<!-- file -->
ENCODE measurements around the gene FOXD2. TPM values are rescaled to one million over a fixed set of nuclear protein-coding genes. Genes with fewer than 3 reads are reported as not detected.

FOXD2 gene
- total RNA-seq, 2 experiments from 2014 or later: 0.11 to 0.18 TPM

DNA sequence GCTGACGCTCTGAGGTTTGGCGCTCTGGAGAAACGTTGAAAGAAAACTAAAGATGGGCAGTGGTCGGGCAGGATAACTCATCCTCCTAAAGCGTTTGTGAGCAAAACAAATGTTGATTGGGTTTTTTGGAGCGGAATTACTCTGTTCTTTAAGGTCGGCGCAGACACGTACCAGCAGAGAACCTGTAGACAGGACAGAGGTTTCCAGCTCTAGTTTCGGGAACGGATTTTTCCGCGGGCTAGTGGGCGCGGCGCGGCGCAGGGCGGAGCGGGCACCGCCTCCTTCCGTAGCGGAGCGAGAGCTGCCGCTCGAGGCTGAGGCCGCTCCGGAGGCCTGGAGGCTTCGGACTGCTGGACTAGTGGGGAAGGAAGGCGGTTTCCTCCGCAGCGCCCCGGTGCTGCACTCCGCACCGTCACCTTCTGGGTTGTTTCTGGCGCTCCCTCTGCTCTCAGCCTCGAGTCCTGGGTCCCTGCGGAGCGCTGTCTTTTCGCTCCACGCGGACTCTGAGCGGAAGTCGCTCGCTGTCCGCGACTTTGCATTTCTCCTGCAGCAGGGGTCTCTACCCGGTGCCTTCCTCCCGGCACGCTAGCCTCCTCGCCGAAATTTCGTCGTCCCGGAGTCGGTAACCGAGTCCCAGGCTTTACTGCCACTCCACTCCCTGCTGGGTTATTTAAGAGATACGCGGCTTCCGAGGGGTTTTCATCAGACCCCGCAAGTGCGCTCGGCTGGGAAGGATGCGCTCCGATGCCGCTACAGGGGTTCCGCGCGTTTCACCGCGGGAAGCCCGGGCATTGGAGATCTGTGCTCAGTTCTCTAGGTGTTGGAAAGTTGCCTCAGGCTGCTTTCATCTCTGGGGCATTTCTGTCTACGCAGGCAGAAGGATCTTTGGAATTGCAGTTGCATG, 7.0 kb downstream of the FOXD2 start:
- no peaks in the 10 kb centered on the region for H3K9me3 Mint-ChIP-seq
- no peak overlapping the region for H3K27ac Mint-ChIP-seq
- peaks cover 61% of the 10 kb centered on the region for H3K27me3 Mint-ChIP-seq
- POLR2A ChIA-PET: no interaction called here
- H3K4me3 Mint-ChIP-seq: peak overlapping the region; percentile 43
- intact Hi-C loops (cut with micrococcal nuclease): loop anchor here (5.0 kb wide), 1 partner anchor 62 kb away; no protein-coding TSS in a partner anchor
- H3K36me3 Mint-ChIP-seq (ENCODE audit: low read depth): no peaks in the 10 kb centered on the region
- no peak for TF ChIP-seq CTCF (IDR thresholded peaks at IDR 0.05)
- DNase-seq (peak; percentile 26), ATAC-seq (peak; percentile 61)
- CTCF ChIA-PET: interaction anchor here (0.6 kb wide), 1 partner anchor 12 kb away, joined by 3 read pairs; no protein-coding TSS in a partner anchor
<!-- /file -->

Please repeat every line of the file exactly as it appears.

ENCODE measurements around the gene FOXD2. TPM values are rescaled to one million over a fixed set of nuclear protein-coding genes. Genes with fewer than 3 reads are reported as not detected.

FOXD2 gene
- total RNA-seq, 2 experiments from 2014 or later: 0.11 to 0.18 TPM

DNA sequence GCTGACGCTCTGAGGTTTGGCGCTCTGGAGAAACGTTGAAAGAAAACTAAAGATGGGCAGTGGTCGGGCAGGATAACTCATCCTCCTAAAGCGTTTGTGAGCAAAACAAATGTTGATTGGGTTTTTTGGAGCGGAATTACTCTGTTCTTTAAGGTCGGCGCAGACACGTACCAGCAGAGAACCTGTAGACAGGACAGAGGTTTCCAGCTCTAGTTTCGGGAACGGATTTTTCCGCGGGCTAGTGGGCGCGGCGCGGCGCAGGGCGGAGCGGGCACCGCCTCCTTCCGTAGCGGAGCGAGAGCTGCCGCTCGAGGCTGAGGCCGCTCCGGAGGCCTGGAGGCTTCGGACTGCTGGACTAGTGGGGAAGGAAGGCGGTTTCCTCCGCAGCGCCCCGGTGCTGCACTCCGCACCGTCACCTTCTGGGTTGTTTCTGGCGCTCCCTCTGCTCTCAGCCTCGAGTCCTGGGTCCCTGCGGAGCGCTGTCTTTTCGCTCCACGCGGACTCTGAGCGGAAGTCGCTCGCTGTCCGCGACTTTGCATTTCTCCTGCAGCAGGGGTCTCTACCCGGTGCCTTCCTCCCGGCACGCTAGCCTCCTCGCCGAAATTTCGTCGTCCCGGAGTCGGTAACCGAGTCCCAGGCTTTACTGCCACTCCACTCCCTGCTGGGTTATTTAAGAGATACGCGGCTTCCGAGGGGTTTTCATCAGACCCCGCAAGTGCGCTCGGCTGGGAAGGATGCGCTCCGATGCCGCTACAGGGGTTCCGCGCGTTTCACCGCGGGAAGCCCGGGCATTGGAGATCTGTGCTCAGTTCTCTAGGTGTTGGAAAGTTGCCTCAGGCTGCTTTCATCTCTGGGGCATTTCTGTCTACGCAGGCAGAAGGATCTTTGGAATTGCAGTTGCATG, 7.0 kb downstream of the FOXD2 start:
- no peaks in the 10 kb centered on the region for H3K9me3 Mint-ChIP-seq
- no peak overlapping the region for H3K27ac Mint-ChIP-seq
- peaks cover 61% of the 10 kb centered on the region for H3K27me3 Mint-ChIP-seq
- POLR2A ChIA-PET: no interaction called here
- H3K4me3 Mint-ChIP-seq: peak overlapping the region; percentile 43
- intact Hi-C loops (cut with micrococcal nuclease): loop anchor here (5.0 kb wide), 1 partner anchor 62 kb away; no protein-coding TSS in a partner anchor
- H3K36me3 Mint-ChIP-seq (ENCODE audit: low read depth): no peaks in the 10 kb centered on the region
- no peak for TF ChIP-seq CTCF (IDR thresholded peaks at IDR 0.05)
- DNase-seq (peak; percentile 26), ATAC-seq (peak; percentile 61)
- CTCF ChIA-PET: interaction anchor here (0.6 kb wide), 1 partner anchor 12 kb away, joined by 3 read pairs; no protein-coding TSS in a partner anchor